Merl Saunders / Merl Saunders & Friends

Fire Up+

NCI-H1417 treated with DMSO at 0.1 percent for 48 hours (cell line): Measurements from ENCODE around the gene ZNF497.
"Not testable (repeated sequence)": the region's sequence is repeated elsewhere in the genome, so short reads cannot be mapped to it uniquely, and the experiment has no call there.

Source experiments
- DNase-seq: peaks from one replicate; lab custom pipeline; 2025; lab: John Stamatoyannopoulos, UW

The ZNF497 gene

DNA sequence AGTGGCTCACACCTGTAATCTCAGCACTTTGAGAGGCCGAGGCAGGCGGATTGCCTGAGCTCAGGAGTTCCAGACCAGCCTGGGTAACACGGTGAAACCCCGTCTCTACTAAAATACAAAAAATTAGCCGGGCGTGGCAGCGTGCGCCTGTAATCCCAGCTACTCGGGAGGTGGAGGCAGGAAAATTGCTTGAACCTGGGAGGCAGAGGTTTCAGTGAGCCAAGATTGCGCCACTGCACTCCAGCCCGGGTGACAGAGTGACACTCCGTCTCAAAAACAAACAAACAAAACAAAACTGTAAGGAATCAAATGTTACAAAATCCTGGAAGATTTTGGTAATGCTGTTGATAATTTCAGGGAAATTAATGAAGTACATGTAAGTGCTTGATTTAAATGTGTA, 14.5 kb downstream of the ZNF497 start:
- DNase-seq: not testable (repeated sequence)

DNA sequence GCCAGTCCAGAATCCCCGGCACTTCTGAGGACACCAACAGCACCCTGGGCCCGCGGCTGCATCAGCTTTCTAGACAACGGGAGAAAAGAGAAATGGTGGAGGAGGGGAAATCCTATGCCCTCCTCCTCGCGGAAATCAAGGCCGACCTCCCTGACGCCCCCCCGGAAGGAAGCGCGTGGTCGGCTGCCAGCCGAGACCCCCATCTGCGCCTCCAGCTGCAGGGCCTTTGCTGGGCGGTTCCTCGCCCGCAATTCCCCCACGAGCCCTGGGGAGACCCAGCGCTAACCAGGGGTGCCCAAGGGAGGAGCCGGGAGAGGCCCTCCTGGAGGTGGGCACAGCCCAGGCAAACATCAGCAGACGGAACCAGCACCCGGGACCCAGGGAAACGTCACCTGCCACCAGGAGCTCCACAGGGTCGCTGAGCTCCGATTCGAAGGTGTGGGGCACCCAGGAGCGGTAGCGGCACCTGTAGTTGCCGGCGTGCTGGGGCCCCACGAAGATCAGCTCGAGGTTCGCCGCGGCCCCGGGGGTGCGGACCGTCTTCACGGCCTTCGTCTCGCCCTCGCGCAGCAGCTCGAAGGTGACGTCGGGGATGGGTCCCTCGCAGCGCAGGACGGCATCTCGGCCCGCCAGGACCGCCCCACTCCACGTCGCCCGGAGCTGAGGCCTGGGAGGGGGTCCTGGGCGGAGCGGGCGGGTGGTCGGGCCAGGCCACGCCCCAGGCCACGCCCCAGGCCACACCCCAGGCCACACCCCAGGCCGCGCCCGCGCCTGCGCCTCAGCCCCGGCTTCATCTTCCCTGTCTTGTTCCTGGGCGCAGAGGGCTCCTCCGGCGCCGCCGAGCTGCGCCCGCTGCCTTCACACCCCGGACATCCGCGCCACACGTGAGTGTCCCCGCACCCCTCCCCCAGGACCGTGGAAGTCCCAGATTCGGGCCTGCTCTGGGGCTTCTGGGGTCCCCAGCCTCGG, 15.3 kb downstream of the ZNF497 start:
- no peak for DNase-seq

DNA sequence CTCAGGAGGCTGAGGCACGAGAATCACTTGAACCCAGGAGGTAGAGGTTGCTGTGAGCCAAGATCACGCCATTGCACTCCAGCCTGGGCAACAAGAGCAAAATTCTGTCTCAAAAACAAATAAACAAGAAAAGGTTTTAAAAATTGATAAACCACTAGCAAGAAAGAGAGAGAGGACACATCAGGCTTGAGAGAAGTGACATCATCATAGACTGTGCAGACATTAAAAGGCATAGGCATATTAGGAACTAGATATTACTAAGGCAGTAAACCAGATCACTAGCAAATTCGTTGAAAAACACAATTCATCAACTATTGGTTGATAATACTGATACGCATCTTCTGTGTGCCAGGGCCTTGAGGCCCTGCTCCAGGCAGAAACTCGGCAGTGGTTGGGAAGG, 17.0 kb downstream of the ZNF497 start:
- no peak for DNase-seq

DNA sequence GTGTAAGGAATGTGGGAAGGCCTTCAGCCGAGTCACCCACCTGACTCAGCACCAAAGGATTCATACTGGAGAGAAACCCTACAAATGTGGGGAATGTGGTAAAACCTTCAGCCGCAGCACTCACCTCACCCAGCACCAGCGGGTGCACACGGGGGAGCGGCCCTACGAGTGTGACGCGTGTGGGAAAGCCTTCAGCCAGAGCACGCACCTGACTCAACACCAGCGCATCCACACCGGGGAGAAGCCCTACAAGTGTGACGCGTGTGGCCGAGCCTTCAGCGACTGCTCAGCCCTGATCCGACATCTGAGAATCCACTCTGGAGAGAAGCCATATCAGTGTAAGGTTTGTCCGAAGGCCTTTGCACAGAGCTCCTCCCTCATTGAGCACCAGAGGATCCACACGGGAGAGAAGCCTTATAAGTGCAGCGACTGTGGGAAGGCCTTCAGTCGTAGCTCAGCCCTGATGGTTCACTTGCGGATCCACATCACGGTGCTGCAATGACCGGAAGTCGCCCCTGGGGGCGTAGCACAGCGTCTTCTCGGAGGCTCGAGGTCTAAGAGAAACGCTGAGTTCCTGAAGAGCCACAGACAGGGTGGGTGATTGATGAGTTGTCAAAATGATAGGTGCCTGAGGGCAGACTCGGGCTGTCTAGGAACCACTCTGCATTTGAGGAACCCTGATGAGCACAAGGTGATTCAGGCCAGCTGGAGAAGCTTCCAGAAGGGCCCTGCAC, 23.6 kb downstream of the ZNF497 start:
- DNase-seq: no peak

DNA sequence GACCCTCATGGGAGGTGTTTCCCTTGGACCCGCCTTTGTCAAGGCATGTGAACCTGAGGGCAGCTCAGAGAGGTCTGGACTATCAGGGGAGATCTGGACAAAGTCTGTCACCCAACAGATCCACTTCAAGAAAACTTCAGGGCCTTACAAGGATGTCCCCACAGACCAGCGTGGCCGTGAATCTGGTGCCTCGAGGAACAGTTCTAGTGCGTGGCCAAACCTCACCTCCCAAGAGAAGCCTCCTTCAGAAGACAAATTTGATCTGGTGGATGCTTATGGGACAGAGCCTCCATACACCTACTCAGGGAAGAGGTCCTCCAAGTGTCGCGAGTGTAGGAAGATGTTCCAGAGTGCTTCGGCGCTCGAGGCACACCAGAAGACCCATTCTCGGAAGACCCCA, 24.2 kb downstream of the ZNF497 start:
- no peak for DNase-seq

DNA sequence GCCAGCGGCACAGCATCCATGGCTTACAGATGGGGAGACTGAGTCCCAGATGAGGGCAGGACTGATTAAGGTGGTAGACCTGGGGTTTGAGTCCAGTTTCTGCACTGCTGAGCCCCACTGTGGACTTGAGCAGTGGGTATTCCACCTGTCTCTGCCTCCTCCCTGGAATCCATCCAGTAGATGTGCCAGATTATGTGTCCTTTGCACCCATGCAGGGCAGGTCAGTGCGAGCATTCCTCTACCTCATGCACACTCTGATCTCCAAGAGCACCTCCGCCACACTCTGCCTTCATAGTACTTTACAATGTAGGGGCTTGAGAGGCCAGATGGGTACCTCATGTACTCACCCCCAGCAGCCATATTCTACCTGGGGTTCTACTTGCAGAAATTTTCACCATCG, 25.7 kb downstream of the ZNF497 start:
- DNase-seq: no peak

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This reissue set combines the two early Merl Saunders albums on Fantasy, Fire Up and Heavy Turbulence. The content of these original albums is almost there in its entirety and nothing new and previously unreleased is added to the stash. "Chock-Lite Puddin'" is the single missing pearl, representing quite a severe mistake in editing, as this was not a marble for playing with. A better tune to experience the fall of the axe would have been one of several covers with a faded '70s presence that is a bit like day-old cigarette smoke. "The Night They Drove Old Dixie Down" could have been left out, please, that or "After Midnight," although the latter number was an FM airplay hit at the time of its initial release. To be fair, the vocal work of Saunders on the former number is actually formidable, as are his interesting organ variations on the theme. Listeners may associate the collective jams of Saunders in various ensembles with Grateful Dead guitarist Jerry Garcia as friendly but loose-knit music created casually, the tempo sometimes the most casual aspect of all. Yet these early albums were much more like a real band than the efforts of some ensembles who actually call themselves bands -- it is a lot tighter than a Grateful Dead record, for example. The players involved actually represented a coming together of musical forces that was every bit as significant as Crosby, Stills, Nash & Young. In fact, the merging of the Grateful Dead and Creedence Clearwater Revival with a seasoned jazz and rhythm & blues organist had great musical implications that are fulfilled, from time to time, on the best moments of these sessions, such as the truly thrilling extended jam "Manchild." For Garcia, simply playing alongside a rhythm guitarist who could keep time must have been something of a revelation. Much of the time the players don't try to change the world while keeping the beat, settling into enjoyably funky music designed by Saunders and clearly expressing his gestalt: "My Problems Got Problems" is the opening complaint, "Soul Roach" the eventual cure. Garcia fans can be proud of their man here, as his playing is sharp and detailed, obviously inspired by the input from his keyboard buddy.

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